Filed Under:

Putin, Russia's Man Of Action, Is Slowed By Injury

Play associated audio

Take it easy, tough guy.

Russian officials are acknowledging that President Vladimir Putin has been slowed by back problems, but they insist he won't be sidelined for long.

Rumors about an injury began to float in early September, when the Russian leader was seen wincing at the Asia-Pacific Economic Cooperation summit in Vladivostok.

A Kremlin spokesman said it's a minor injury, about what you'd expect in an athletic fellow like the 60-year-old Putin. Nonetheless, several overseas trips have been canceled.

There's no word on what the president may be using in terms of liniment, but it must be a bitter treatment for someone who has carefully cultivated his image as an all-around man of action.

Just days before the Vladivostok meeting, Putin had appeared on TV, taking part in a project to help endangered Siberian cranes.

The project involves getting cranes raised in captivity to follow a motorized hang glider that will lead them on their southward migration.

Russia's state-run TV channels showed the president, clad in a puffy white flight suit. He was said to be reassuring to the cranes.

After the short flight with another pilot in the glider, Putin told reporters that flying the lightweight craft was trickier than flying a fighter jet — something he has also done.

In the video, it can be seen that Putin's co-pilot has his hands on the controls at all times.

Over the years, the president's well-documented adventures have shown him riding bare-chested on a horse in Siberia, boxing, swimming and practicing his favorite martial art, judo.

In 2009, he boarded a research submarine on a dive to the bottom of Lake Baikal, where he enthused over the clarity of the water.

The president's action photo-ops tend to take place in late summer, and in August of 2011, he outdid himself, diving on an archaeological site in the Black Sea.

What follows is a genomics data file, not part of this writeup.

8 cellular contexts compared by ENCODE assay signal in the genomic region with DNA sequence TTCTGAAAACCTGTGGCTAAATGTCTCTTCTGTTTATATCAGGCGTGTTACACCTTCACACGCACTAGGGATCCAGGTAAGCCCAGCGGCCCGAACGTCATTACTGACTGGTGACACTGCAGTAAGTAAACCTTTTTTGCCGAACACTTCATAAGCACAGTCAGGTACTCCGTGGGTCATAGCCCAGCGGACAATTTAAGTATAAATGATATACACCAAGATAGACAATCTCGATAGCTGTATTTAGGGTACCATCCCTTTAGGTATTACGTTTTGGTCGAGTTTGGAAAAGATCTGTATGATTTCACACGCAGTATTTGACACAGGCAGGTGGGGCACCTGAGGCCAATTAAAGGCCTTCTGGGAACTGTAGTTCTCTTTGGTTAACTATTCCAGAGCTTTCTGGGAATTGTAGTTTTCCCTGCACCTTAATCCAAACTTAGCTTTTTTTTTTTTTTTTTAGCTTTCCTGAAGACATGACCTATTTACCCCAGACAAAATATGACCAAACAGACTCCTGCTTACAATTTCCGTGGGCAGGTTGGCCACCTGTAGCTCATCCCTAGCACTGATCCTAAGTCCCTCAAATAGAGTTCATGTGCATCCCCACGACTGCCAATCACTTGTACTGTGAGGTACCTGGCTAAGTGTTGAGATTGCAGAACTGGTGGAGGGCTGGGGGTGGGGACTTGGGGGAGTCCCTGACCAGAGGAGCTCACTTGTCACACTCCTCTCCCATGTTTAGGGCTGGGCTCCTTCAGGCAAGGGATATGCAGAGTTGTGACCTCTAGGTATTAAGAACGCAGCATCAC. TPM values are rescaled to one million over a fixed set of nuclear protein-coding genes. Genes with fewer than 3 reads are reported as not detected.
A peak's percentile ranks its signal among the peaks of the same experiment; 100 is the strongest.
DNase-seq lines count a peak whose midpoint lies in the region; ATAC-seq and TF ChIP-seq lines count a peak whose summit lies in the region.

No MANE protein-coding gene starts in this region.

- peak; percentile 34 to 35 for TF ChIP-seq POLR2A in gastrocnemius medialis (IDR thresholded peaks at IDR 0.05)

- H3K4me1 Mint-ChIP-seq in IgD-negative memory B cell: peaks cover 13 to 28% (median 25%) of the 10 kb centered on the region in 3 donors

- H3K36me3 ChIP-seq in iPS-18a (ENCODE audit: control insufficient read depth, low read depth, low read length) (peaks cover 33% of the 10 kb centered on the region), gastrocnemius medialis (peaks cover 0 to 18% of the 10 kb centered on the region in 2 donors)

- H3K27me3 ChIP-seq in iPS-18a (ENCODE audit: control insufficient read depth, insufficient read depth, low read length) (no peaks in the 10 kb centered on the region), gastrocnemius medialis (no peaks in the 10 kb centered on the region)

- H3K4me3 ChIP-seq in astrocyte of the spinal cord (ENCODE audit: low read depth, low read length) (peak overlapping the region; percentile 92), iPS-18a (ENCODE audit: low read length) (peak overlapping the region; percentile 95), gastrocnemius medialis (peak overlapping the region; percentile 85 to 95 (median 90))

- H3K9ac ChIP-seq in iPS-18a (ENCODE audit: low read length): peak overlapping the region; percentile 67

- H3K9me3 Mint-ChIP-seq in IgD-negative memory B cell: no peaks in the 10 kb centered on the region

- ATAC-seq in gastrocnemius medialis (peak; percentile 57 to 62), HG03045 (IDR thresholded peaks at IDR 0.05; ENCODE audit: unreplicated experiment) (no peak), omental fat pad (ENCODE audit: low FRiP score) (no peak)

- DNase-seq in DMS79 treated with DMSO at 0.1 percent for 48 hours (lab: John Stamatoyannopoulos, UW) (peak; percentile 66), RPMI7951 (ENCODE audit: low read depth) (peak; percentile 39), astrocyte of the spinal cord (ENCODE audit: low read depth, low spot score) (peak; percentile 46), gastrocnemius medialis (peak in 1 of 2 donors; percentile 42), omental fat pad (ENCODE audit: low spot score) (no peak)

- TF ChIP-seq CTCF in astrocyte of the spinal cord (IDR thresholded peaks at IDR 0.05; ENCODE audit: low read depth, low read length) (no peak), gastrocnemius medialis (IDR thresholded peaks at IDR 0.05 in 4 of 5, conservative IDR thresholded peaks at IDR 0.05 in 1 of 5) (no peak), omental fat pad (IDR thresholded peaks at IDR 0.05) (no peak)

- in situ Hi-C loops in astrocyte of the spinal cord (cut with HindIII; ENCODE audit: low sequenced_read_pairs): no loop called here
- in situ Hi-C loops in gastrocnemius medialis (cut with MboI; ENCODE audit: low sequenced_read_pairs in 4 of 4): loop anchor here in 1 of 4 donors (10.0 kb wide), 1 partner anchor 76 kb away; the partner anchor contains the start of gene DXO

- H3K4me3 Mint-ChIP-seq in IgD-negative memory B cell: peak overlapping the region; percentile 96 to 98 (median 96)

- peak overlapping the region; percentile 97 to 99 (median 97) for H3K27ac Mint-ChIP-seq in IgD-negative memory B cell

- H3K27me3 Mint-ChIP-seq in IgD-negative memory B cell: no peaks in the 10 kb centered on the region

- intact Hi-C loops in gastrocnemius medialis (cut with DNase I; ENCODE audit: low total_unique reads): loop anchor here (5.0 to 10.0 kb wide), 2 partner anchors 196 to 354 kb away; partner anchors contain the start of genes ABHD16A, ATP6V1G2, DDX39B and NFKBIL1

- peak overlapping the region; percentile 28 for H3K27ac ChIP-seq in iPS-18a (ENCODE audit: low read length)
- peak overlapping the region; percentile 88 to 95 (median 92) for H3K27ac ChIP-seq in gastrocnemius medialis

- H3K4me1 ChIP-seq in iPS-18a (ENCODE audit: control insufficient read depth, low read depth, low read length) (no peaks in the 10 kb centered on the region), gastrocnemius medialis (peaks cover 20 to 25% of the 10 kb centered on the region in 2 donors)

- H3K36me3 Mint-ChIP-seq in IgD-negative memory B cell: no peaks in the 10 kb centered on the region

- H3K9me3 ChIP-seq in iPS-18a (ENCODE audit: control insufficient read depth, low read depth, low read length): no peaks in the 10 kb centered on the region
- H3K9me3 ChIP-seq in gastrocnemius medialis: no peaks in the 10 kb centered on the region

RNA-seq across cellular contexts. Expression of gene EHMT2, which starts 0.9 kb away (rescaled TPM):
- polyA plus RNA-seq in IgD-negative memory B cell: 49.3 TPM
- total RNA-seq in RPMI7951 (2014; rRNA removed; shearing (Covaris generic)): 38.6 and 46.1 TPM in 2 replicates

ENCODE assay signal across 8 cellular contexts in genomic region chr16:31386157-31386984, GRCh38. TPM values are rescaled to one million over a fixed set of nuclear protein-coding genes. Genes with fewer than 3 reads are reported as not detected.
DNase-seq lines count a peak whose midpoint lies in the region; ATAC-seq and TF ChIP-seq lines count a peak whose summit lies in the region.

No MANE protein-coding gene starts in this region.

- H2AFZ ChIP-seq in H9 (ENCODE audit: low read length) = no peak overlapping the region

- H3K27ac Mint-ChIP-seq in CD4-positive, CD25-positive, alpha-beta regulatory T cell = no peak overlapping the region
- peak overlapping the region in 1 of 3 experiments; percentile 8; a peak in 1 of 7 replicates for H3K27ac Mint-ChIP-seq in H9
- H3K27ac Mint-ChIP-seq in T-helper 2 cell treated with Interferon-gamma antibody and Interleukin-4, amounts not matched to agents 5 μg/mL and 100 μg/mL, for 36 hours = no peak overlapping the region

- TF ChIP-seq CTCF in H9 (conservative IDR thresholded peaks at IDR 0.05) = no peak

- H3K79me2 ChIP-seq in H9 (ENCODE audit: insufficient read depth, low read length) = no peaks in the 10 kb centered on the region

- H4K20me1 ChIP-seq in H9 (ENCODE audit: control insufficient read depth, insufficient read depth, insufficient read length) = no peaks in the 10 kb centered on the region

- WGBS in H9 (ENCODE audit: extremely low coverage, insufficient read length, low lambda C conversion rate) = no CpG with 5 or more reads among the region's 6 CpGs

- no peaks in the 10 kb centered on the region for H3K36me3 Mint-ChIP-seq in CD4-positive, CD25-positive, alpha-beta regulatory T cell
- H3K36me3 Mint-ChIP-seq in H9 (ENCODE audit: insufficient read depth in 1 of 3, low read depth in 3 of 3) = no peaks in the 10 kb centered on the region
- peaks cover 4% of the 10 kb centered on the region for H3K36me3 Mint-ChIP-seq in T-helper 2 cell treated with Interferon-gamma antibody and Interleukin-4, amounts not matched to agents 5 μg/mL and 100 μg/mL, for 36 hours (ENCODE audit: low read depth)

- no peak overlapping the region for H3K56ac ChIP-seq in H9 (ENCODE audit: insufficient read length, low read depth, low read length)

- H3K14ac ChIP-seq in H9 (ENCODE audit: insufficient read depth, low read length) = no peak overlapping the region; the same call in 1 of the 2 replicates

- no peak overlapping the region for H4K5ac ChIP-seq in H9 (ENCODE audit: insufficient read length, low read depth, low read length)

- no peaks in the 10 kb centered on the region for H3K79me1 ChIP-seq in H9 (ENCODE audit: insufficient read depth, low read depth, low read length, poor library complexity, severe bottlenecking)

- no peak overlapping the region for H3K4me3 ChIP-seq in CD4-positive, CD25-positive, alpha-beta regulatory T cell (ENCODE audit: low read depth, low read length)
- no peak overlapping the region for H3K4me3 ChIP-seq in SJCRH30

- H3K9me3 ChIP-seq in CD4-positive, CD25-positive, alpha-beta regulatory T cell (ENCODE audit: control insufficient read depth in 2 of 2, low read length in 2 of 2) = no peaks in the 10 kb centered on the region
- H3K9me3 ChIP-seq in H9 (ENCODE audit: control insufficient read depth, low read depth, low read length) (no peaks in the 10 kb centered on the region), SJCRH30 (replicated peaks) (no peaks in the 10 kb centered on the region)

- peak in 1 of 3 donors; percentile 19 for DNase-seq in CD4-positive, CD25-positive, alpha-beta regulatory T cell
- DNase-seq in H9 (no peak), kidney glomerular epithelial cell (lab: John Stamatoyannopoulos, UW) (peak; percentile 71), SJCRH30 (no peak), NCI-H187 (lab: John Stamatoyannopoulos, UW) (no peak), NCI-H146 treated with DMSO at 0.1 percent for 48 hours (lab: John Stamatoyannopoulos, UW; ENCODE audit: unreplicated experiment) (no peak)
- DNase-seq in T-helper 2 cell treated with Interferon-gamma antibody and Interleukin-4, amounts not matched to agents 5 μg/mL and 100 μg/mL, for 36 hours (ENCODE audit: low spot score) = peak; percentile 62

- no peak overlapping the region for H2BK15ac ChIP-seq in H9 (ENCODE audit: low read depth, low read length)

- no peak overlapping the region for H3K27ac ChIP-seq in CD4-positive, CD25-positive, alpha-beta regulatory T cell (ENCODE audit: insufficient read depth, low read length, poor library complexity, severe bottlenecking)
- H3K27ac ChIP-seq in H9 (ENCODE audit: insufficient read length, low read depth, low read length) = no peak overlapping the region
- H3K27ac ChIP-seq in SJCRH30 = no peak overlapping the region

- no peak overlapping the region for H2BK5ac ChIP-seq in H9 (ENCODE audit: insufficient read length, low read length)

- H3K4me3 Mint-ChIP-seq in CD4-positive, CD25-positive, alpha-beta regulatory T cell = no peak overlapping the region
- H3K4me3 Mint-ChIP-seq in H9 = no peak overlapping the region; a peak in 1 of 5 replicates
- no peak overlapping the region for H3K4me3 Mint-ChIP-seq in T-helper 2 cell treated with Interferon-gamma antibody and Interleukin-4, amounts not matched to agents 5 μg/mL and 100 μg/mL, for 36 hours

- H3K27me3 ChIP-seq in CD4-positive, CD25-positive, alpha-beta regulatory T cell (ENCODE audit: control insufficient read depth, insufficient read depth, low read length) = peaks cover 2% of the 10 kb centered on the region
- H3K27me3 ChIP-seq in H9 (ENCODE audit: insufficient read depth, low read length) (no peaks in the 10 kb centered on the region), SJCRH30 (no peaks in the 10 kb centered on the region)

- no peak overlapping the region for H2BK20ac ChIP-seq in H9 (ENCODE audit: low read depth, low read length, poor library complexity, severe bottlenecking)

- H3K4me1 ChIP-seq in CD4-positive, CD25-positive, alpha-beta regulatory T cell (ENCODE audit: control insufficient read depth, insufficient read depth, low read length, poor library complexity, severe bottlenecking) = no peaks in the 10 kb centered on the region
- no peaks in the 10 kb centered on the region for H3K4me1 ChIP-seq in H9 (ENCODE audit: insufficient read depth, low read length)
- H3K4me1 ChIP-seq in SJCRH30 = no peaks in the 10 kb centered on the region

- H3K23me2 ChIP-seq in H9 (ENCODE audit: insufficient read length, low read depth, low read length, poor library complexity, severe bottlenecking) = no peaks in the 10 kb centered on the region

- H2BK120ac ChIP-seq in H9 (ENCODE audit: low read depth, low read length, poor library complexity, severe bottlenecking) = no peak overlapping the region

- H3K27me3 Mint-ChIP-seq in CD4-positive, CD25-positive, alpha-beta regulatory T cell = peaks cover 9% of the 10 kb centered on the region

In just a few minutes of diving, Putin was shown "discovering" big, clean, well-preserved pieces of ancient pottery in the shallow waters.

Detractors pointed out that the pottery was a bit too clean — and a spokesman later admitted it was planted on the site for the president to find.

State-controlled TV anchors and government spokespeople say all of Putin's stunts have a serious purpose — to showcase worthy scientific projects or raise awareness for conservation.

Critics say the show is a lot more about presidential ego and PR.

Either way, the president's back injury may sideline him from any more he-man exploits in the near future.

Copyright 2012 National Public Radio. To see more, visit http://www.npr.org/.

NPR

The Glimmering Sheen Of A Wide World Seen From Inside A Bubble

The teen heroine of Nicola Yoon's debut novel, Everything, Everything, has a disorder that bars her from leaving her house. Still, her world is vast, filled with writings, drawings — and new love.
NPR

Correction: Italians And Celiac Disease

A correction to our story about gluten-free options in Italy, the land of pizza and pasta. Italian children are not routinely tested for celiac disease, as we incorrectly reported.
WAMU 88.5

America's Tolerance For Gun Violence

There are more gun-related deaths in America than in any other industrialized nation. We discuss what makes the U.S. different and why some hold out hope that change is possible.

NPR

China Arrests Nearly 200 Over 'Online Rumors'

The rumors ranged from a man leaping to his death in Beijing over stock losses to highly inflated death tolls in the Tianjin industrial blasts.

Leave a Comment

Help keep the conversation civil. Please refer to our Terms of Use and Code of Conduct before posting your comments.